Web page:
Health standards and your local farmers market

Lemons and onions for sale at Hollister Farmers Market. Photo by Jean Vengua.

Those of us who shop at farmers markets do so for various reasons: it’s fun, and a good excuse to get outside, out of the house; we want to support local farmers and businesses, and know exactly where I produce comes from; and last but not least, it seems to be a healthier option than shopping in a big grocery chain. But there are health standards to be met at farmers markets, too. An article in, “No major health violations, but no testing either,” reminded me that we shouldn’t take health standards for granted when shopping at our local farmers market.

It would be wise to consider what health inspectors look for when they are checking health standards in outdoor markets. Reporter Damon Arthur interviewed inspector Fern Hastings, who outlined a few (certainly not all) of the basics:

* …inspectors are checking for such things as properly displaying and storing produce and other goods for sale.

* For example, items for sale have to be at least 6 inches off the ground. Cutting surfaces have to be smooth, nonabsorbent and easily cleaned, according to guidelines from the California Conference of Directors of Environmental Health.

* Food preparation is not allowed at farmers markets except to provide samples, and food offered for sampling must be washed and kept in clean containers. Hand-washing facilities must be kept nearby, according to the California Conference of Directors of Environmental Health.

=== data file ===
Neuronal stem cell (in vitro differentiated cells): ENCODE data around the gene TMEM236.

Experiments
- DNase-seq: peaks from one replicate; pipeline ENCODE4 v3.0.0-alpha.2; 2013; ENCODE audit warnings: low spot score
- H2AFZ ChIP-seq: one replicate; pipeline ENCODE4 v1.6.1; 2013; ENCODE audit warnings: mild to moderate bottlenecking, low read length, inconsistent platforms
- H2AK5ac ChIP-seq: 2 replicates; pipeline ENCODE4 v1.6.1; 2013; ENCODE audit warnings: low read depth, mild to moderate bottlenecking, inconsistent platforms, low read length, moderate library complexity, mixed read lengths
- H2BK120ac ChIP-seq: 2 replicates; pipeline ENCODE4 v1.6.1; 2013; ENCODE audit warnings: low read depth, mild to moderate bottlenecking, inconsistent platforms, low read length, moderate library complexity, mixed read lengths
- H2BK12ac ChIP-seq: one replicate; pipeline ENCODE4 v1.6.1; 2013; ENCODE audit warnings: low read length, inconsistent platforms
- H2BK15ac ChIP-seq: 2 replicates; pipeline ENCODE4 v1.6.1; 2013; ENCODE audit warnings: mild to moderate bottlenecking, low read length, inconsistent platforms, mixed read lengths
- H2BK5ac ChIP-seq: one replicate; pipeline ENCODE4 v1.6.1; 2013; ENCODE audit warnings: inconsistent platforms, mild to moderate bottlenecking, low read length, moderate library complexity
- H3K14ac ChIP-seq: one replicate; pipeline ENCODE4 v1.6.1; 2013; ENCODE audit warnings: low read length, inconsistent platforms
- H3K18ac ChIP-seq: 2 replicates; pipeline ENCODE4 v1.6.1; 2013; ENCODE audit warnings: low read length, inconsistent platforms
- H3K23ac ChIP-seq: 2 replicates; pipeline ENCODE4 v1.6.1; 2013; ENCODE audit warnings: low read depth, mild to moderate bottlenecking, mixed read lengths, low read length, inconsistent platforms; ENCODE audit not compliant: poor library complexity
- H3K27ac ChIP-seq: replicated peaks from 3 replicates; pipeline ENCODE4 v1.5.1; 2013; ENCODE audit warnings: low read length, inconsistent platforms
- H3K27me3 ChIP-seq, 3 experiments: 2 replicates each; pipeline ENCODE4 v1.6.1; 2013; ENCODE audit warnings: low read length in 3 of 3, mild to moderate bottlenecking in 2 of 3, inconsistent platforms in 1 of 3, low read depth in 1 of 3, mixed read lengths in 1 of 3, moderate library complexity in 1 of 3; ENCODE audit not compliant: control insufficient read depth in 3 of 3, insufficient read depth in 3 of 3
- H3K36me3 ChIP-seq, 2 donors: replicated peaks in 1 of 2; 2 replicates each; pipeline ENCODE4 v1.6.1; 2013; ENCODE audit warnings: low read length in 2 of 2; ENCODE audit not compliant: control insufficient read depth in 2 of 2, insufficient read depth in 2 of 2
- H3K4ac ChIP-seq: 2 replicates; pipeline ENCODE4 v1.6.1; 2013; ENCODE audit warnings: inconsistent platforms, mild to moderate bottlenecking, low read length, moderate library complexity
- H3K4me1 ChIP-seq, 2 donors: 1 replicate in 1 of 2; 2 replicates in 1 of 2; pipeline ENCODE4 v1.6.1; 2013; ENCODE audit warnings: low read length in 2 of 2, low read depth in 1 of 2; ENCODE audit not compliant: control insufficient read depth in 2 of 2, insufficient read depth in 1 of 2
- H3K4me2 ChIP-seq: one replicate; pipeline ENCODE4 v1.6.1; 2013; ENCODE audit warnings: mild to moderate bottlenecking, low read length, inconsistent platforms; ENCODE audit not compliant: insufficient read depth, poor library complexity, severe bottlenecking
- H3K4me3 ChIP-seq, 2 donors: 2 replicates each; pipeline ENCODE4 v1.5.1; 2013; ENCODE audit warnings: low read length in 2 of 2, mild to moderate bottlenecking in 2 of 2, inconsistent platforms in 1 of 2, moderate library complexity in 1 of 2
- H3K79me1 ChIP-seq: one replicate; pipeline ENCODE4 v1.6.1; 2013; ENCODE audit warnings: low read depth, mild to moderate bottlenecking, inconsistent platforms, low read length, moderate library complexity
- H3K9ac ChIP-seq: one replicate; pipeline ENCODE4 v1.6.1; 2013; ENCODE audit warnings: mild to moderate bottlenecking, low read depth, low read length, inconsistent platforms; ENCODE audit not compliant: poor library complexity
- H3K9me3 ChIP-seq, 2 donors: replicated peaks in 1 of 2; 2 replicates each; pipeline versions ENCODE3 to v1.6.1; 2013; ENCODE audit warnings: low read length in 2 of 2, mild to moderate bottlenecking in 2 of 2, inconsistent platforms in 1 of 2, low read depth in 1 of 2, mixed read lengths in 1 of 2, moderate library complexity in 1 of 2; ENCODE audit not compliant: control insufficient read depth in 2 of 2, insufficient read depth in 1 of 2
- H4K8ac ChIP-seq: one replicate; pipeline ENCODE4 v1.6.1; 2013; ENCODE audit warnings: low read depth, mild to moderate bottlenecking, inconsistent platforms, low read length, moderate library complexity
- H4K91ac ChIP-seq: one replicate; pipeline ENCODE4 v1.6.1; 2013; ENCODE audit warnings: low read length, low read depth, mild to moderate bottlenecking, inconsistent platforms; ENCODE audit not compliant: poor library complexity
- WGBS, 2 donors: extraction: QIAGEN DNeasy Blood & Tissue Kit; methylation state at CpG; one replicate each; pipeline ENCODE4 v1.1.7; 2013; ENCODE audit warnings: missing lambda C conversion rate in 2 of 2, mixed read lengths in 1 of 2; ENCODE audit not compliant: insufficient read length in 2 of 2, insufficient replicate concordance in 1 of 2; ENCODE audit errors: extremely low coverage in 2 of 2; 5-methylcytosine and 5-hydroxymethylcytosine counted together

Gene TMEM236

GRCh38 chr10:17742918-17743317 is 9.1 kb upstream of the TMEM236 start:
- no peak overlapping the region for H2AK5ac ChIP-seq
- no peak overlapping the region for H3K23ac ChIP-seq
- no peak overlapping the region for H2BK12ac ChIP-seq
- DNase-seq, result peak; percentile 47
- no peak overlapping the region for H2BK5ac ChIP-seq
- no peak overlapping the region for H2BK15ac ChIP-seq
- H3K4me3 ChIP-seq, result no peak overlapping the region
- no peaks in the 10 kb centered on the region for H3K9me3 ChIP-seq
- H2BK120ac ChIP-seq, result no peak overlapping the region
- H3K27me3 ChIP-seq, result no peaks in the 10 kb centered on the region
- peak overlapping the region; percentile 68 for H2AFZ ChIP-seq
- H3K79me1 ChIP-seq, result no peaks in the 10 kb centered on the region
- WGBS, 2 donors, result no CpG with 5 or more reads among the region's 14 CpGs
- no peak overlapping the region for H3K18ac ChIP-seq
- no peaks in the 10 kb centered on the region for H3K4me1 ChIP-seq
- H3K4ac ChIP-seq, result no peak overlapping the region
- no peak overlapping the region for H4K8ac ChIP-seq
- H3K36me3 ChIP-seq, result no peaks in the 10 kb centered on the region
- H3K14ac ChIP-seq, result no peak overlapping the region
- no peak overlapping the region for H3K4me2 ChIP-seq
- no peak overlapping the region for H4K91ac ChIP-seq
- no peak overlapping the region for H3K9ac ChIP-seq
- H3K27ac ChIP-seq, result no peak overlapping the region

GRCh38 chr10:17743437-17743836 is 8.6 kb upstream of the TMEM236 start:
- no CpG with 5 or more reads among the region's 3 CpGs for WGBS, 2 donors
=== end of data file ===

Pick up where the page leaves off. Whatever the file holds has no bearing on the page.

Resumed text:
* Potentially hazardous food such as raw milk has to be maintained at temperatures no higher than 45 degrees. Among other requirements, eggs need to be properly stored out of the sunlight, must be labeled “refrigerate after purchase” and must have a date marked on them.

* Vendors of nonagricultural goods and prepared foods such as pies and tamales have to be separated from agricultural commodities like tomatoes, cucumbers and peaches, the guidelines say.

Keep in mind that this is for Shasta County Health Division. The County Agricultural Commission also inspects the produce. Locally, the Monterey County Office of the Agricultural Commissioner oversees farmers markets, and North Monterey County farmers and outdoor market vendors must follow stringent rules in order to operate.

See also:

* Map of certified farmers markets (Monterey County)

* California Dept. of Food & Agriculture
* Monterey Bay Certified Farmers Markets